Readers React: Northam’s defenders cry unfairness. What about the crushing unfairness borne by victims of white supremacy?

Protesters call for Gov. Ralph Northam’s resignation in Richmond, Va., on Feb. 4.
(Shelby Lum / AP)

To the editor: Virginia office holders facing the consequences of their blackface mockery of our nation’s history of slavery, Reconstruction subversion, domestic terrorism, Jim Crow and the current incarceration era provide the Democratic Party an opportunity to establish a standard to which elected officials are held accountable for white supremacy behavior.

The political disruption caused by holding firm to intolerance pales in comparison to the brutality and inhumanity directed at many minorities. Only when we all suffer from the methods of maintaining white supremacy will there be sufficient national movement for real change.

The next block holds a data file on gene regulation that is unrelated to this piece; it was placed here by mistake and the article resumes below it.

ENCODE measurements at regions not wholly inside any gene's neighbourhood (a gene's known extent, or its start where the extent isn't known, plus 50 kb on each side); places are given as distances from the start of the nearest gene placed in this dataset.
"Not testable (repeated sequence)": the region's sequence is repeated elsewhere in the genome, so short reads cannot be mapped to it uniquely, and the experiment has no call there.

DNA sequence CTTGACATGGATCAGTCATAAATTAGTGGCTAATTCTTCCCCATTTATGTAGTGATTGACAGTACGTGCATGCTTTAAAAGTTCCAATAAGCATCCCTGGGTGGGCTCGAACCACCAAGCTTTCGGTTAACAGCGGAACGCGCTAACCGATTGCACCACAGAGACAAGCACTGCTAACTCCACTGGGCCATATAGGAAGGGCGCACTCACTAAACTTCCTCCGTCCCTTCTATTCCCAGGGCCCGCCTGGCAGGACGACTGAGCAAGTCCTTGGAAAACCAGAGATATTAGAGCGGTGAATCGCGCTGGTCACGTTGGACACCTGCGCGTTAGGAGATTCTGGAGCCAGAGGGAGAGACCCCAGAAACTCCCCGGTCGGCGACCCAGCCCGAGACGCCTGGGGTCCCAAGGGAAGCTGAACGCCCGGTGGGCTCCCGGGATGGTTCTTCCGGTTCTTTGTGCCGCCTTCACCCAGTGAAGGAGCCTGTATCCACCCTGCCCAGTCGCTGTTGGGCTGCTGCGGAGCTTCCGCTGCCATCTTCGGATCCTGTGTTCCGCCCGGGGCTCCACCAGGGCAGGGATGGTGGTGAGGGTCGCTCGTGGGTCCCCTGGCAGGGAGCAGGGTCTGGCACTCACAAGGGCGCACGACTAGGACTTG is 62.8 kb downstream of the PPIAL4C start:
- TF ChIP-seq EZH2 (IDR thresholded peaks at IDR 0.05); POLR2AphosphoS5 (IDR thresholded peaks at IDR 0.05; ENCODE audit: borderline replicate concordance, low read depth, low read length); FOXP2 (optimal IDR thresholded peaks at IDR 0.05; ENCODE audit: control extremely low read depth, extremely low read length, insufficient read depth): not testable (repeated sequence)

Douglas Braun-Harvey, San Diego



To the editor: I would bet 30 years ago almost all of us made terrible jokes that were racially or sexually inappropriate.

The people of Virginia should look at Gov. Ralph Northam‘s record in the last 30 years. Behavior that he participated in in college as he was beginning to develop his current philosophies have obviously been abandoned for his present political and social perspective.

All people evolve morally. Only within the last few years have we faced sexual harassment so vigorously.

The proper thing to ask of people like Northam is to demonstrate who they are today.


Linda Bradshaw, Los Angeles


To the editor: The argument made by Northam’s supporters that his offensive yearbook photo was from “another time” makes me furious.

The 1980s? Come on.

The civil rights movement began in the 1950s; by the time of the Greensboro sit-ins in 1960 and Martin Luther King Jr.’s huge movement, most people got the message.

But in the ’80s? And he still thought it was OK? Give me a break. It wasn’t even OK in the ’60s — or any time.

Lee Chemel, Los Angeles

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